My Faith in Christ allows me to NOT have to express mysefl in a condeming or controlling or manipulative way because I KNOW ( Have Faith) that Christ will make himself known to all, eventually.

    People with no faith are the ones that strike out, that lash out because they believe that makes some sort of diference, they believe that is what is needed to get "the message" ( WTF that is) out there !

    They have no faith that God will do it, they have NO faith that Christ will do it.

  • jgnat

    Now, Nicolau, not all believers can be painted with the same brush. It’s just as bad as the JW deriding of Christendom from the platform, accusing the liberal Christians for too much tolerance in the same breath they lambaste the televangelists for their excesses.

    Karen Armstrong outlines how a fundamentalist takes a bad turn when oversimplifying their world view. In defence against modernity and change, which they see as a direct attack against their traditional values, they strike back at their imaginary enemies, ignoring the basic tenets of their faith, which includes tolerance and love for fellow man. Armstrong points out you can see the same fundamentalist progression in Christian, Jewish, and Muslim religions (the three she knows best.)

    I think we are seeing something more basic than religious faith here. People fearful and under threat do reckless things. I don’t think the realm of reason even touches them.

    There is a mental trap, perhaps a fundamental flaw in our makeup, when we are instructed to follow an absolute authority. It seems enough for the material to self-declare, and most people are trapped. I am also thinking of the atrocities of ordinary folk when put in a situation of master over slave, and obedience to authority i.e. Stanford Prison Experiment. There is also a very strong preference to conform to the majority. It takes a few dissenters to release people to challenge the majority answer. (Asch experiment)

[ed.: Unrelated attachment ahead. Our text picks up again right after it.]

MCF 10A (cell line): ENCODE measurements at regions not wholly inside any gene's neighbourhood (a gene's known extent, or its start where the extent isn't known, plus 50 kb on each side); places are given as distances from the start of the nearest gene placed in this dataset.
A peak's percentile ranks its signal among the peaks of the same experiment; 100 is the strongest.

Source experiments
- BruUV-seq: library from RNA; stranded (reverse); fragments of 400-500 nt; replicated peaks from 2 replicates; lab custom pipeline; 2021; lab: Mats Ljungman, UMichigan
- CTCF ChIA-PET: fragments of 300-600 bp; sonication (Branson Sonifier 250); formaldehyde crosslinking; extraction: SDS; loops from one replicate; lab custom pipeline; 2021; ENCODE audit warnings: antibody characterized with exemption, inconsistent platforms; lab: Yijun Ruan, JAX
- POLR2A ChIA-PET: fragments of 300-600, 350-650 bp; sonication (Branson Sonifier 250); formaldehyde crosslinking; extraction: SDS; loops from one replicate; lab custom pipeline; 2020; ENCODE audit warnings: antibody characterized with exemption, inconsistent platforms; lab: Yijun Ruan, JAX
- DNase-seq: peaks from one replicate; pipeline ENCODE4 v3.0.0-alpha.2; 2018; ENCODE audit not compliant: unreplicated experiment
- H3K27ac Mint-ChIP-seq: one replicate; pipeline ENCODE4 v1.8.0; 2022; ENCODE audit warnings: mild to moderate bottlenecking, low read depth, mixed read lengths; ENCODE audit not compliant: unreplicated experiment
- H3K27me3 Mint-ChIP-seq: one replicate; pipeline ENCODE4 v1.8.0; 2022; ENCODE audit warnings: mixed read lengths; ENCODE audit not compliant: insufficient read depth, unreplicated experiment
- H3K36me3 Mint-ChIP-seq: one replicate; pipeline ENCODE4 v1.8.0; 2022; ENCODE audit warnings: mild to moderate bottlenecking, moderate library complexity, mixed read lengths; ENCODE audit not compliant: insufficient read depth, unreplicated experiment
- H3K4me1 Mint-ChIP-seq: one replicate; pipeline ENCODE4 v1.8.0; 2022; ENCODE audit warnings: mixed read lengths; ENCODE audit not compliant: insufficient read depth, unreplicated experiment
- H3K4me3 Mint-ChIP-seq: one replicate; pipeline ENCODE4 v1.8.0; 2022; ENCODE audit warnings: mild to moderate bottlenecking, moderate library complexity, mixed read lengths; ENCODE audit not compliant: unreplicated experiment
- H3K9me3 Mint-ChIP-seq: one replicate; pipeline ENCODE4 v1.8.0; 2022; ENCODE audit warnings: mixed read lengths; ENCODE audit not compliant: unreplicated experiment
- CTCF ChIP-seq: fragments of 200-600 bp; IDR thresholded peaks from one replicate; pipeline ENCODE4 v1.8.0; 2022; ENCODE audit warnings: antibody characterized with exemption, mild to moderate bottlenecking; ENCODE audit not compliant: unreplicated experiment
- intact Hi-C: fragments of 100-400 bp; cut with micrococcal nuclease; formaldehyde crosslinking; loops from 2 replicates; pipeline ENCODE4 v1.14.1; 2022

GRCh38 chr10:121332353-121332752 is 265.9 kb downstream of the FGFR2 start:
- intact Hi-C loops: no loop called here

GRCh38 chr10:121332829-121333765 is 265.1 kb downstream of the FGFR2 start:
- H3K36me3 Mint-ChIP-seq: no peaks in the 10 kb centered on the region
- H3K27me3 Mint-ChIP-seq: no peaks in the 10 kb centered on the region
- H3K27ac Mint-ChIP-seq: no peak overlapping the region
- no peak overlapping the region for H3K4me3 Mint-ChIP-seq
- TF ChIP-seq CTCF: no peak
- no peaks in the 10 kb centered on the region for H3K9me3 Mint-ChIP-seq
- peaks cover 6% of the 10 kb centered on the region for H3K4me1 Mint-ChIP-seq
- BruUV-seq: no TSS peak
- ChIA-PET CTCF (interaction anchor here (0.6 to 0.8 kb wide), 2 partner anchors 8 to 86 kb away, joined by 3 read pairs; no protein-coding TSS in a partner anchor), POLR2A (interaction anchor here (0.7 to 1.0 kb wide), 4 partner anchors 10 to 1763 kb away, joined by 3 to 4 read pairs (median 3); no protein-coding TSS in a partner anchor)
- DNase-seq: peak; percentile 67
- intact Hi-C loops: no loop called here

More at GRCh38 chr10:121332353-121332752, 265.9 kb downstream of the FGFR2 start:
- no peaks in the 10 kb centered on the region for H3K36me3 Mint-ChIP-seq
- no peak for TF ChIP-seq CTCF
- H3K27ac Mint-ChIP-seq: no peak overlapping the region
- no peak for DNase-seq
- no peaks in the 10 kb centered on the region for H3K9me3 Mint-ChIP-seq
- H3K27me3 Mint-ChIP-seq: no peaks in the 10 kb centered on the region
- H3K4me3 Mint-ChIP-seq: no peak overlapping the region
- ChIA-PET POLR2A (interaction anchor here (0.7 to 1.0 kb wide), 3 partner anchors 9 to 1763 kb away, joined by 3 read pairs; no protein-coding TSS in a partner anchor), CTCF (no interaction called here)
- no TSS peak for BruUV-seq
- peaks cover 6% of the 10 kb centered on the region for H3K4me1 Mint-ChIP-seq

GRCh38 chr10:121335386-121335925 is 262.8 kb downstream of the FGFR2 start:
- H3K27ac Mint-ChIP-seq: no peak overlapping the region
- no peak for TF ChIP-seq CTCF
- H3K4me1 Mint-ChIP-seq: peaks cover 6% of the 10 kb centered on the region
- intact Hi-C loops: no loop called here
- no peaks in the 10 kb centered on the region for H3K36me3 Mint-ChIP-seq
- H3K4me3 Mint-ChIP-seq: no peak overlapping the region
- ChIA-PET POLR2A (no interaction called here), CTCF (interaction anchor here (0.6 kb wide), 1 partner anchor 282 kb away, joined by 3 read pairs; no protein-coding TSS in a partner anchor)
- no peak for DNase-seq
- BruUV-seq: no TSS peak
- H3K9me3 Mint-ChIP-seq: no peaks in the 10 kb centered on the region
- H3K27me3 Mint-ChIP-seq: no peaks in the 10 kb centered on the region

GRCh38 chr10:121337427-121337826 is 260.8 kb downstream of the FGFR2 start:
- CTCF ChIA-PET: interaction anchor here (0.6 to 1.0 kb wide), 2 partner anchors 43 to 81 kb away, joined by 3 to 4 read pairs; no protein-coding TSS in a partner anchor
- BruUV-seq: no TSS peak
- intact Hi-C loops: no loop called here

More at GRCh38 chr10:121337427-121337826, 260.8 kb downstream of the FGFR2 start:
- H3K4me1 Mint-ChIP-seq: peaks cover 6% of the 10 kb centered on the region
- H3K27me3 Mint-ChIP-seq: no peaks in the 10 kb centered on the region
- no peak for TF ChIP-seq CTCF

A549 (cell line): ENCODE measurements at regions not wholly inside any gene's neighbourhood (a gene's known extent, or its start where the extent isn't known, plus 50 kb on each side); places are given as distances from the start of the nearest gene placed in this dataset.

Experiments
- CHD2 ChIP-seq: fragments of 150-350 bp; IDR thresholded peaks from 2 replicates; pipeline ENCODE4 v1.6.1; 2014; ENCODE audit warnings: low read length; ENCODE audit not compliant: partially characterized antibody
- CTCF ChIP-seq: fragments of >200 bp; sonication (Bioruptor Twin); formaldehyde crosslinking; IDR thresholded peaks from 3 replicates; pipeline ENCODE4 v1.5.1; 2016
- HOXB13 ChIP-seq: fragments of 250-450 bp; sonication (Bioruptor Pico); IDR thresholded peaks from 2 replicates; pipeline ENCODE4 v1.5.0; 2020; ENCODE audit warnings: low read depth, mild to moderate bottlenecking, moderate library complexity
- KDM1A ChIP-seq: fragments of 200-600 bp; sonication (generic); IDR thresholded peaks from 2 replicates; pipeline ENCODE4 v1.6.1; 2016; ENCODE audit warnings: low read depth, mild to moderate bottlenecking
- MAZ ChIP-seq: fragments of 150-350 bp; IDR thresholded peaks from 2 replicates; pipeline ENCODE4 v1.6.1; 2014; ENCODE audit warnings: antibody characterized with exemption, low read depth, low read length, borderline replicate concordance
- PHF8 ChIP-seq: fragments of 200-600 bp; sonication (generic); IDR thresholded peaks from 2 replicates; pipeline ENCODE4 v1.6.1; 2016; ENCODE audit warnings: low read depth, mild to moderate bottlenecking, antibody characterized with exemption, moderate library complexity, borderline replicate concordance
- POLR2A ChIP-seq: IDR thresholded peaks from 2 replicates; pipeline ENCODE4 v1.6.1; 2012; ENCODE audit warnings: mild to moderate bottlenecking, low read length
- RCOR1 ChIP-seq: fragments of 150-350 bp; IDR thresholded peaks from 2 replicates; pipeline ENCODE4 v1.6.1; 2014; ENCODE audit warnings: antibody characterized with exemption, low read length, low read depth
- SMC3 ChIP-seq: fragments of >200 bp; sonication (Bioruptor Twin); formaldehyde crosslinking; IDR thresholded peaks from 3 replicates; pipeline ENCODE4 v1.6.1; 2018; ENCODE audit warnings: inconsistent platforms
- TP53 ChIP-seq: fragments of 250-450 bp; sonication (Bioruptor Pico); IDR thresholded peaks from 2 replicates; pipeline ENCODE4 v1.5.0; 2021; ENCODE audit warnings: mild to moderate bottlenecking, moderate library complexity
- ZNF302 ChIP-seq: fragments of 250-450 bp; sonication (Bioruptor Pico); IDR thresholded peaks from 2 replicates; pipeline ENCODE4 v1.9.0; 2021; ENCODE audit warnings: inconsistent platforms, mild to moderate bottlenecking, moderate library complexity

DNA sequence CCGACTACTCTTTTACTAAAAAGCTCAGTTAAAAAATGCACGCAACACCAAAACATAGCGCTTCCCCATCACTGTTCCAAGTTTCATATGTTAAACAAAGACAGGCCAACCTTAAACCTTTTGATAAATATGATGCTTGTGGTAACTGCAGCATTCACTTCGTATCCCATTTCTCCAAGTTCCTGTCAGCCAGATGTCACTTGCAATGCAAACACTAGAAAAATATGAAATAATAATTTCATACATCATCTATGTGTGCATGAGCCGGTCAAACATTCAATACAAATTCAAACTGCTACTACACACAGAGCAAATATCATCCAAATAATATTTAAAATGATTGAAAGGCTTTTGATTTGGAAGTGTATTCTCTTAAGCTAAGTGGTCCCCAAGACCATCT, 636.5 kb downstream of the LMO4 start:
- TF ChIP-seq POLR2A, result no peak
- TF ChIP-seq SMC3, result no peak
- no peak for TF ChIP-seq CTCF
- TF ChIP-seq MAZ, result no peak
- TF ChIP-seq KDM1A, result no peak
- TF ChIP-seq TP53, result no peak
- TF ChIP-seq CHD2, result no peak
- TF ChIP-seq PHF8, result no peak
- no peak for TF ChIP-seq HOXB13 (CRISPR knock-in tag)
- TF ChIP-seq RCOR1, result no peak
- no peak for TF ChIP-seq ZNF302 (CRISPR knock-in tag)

• nicolaou

    jgnat; "Now, Nicolau, not all believers can be painted with the same brush. It’s just as bad as the JW deriding of Christendom from the platform, accusing the liberal Christians for too much tolerance in the same breath they lambaste the televangelists for their excesses."

    Hi jgnat, I hope you know that I respect you very much but, in fairness, I think you missed the point I stressed several times. My issue is NOT with the faithful, it's with the FAITH.

    Yes, most faiths DO teach tolerance and respect but what value is that when the context justifies separation from the unbeliever and the labeling as 'wicked' of anyone who does not conform to a given creed?


  • jgnat

    Nicolau, I think our mutual respect can survive a little sparring. Frankly, it is this type meeting of minds that I most crave. Superficial conversations and endless batting of balls back and forth are tiresome and uninteresting. We may walk away with our relative perspectives only mildly modified, but I'll count myself the richer for it.